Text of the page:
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New Yorker On A Mission To Help Delivery Worker Caught On Video Wading Through Floodwater During Ida

NEW YORK (CBSNewYork) -- Despite downpours during Ida, delivery workers waded through waist-high water making deliveries.

One man witnessed a struggling bike rider and is on a mission to help him.

As rain came pouring down Wednesday night, a man could be seen in Williamsburg, wading through waist-deep water with his bike, holding a plastic bag.

The moment was captured on video by East Village resident Johnny Miller.

"I was just depressed," he told CBS2's Jenna DeAngelis. "A lot of people were focusing on the weather, and I wanted to focus on sort of that human element."

That's not unique for Miller, as a photographer who documents inequality.

In this case, he was just leaving the gym and saw what he believes was a struggling delivery worker. He posted the video to Twitter.

"I thought maybe that would strike a nerve with people, but I didn't think it was gonna be 11 million views," he said.


The video was captured after 10 p.m. at the intersection of Roebling Street and North 11th Street.

The challenge is finding the man in the video.

From distributing flyers to biking around the city himself, Miller is determined to find him.

"Maybe someone will recognize his face," he said.

Miller also wants to give the $1,700 he's made off the video to the worker.

"Maybe as some small apology from New Yorkers who ordered food during that storm," he said.

Los Deliveristas Unidos, the group that advocates for delivery workers, points out he was among many braving the storm.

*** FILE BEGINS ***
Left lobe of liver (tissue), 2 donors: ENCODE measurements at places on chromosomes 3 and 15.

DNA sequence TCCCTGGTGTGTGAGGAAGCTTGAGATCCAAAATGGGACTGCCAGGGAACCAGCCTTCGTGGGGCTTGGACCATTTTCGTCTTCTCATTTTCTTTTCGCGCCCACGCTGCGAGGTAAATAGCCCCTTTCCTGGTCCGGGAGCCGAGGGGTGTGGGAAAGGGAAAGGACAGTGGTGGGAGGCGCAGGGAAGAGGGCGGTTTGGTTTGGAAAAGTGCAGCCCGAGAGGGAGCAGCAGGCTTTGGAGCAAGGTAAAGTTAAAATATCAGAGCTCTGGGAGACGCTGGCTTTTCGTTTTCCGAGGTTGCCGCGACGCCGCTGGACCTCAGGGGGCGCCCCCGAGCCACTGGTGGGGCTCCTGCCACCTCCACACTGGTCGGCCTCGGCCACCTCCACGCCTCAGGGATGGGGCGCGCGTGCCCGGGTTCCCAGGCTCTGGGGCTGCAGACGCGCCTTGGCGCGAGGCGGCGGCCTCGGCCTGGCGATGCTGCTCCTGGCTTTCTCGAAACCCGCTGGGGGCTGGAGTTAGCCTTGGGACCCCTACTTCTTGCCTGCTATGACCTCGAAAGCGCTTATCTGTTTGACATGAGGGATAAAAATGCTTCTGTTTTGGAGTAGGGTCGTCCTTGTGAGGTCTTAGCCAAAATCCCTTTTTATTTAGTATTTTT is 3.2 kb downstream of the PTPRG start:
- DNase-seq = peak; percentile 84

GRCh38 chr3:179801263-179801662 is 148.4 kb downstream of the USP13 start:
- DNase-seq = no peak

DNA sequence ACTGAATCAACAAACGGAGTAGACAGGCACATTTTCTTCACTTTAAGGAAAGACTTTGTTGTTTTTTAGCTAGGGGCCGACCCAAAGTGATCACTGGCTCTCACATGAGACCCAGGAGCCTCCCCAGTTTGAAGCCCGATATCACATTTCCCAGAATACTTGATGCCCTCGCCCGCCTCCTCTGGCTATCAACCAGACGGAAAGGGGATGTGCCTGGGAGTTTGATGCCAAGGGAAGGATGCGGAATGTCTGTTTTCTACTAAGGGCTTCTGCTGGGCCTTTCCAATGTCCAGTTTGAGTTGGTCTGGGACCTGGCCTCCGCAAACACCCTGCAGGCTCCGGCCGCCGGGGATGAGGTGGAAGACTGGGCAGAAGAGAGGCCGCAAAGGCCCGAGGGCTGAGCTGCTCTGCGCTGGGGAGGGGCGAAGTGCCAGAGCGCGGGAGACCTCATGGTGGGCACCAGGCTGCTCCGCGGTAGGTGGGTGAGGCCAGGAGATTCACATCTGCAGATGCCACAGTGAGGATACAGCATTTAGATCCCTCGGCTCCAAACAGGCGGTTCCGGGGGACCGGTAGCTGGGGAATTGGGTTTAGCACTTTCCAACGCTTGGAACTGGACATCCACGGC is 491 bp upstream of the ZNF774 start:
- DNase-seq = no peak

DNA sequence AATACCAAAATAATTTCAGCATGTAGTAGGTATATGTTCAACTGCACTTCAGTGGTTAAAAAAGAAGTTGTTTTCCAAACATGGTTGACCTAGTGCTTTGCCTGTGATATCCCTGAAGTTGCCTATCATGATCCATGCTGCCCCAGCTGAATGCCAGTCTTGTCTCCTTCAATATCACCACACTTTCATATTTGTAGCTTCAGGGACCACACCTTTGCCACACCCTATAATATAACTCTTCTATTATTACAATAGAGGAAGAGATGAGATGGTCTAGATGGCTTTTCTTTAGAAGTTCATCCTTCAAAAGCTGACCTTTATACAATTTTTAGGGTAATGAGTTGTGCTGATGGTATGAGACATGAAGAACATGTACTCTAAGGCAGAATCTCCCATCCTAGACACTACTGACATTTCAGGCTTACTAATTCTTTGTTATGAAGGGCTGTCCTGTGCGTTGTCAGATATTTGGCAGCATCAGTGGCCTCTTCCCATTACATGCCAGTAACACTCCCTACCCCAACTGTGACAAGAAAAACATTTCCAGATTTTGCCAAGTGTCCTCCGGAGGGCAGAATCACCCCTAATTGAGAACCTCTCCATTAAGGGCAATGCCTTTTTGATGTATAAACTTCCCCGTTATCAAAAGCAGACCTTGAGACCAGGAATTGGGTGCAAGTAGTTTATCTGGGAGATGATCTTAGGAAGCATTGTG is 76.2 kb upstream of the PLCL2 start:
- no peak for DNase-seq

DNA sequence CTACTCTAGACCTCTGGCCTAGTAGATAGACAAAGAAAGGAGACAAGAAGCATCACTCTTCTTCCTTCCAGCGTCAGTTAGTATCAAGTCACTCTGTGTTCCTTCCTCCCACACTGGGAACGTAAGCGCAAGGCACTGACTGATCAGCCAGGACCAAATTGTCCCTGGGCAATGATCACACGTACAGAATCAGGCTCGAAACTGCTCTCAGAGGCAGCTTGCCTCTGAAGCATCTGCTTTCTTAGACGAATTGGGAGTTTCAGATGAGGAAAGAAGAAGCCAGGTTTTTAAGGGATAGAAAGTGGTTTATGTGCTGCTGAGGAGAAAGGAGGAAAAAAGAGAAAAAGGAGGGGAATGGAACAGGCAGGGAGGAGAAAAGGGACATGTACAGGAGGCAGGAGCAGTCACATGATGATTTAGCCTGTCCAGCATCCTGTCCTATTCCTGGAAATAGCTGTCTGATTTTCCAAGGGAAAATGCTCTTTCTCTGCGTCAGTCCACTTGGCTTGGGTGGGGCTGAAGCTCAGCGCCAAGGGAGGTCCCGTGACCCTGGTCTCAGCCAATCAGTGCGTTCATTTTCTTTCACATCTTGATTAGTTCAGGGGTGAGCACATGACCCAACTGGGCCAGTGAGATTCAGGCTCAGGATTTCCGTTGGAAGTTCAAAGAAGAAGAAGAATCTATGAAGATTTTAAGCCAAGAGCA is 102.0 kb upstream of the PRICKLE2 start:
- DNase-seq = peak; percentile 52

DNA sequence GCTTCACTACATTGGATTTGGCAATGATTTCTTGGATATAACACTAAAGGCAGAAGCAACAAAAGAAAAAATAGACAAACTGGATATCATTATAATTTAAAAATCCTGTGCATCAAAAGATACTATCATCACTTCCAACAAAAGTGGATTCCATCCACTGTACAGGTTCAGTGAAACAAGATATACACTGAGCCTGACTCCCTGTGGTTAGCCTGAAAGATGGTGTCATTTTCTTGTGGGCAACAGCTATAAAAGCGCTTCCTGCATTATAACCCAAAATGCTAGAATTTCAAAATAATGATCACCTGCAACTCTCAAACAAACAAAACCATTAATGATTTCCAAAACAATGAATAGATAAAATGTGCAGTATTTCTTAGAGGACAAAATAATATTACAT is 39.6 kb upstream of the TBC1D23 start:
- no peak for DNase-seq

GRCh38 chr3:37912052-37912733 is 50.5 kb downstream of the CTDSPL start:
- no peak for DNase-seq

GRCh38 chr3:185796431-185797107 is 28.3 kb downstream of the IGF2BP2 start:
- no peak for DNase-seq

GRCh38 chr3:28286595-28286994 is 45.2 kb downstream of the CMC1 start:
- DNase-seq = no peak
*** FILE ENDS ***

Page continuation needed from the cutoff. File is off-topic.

"They were like, what option do I have? I have to feed my family," said Hildalyn Colon, director of policy and strategic partnerships for Los Deliveristas Unidos.

Victor Guzman-Rodriguez shared his experience through a translator.

"It was very dangerous because water kind of, like, was close to half of my body," he said.

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Miller hopes to yield change for workers.

"There's so much attention on him now, I think he could really be a symbol for good," he said.

To start, this one will get a big tip.

CBS2 reached out to several app-based delivery companies, including Grubhub and DoorDash. Both paused operations in certain locations during the storm.

Grubhub released the following statement:

"The safety of delivery workers is a top priority. While we always appreciate the hard work drivers put in to get the job done, no delivery worker for any company or restaurant should ever take an action that would jeopardize their safety."

DoorDash released the following statement:

"This week's flooding in New York and the surrounding regions was tragic. Although we were able to pause delivery in some parts of the city as the flash flooding occurred, we should have acted more quickly and comprehensively to suspend ordering, turn off incentives to get Dashers on the roads, and communicate with all of our stakeholders. We are actively engaging our community and putting in place controls to do better going forward."

Neither claimed the man in the video delivered for them.

If you would like to make a donation to help delivery workers, click here.

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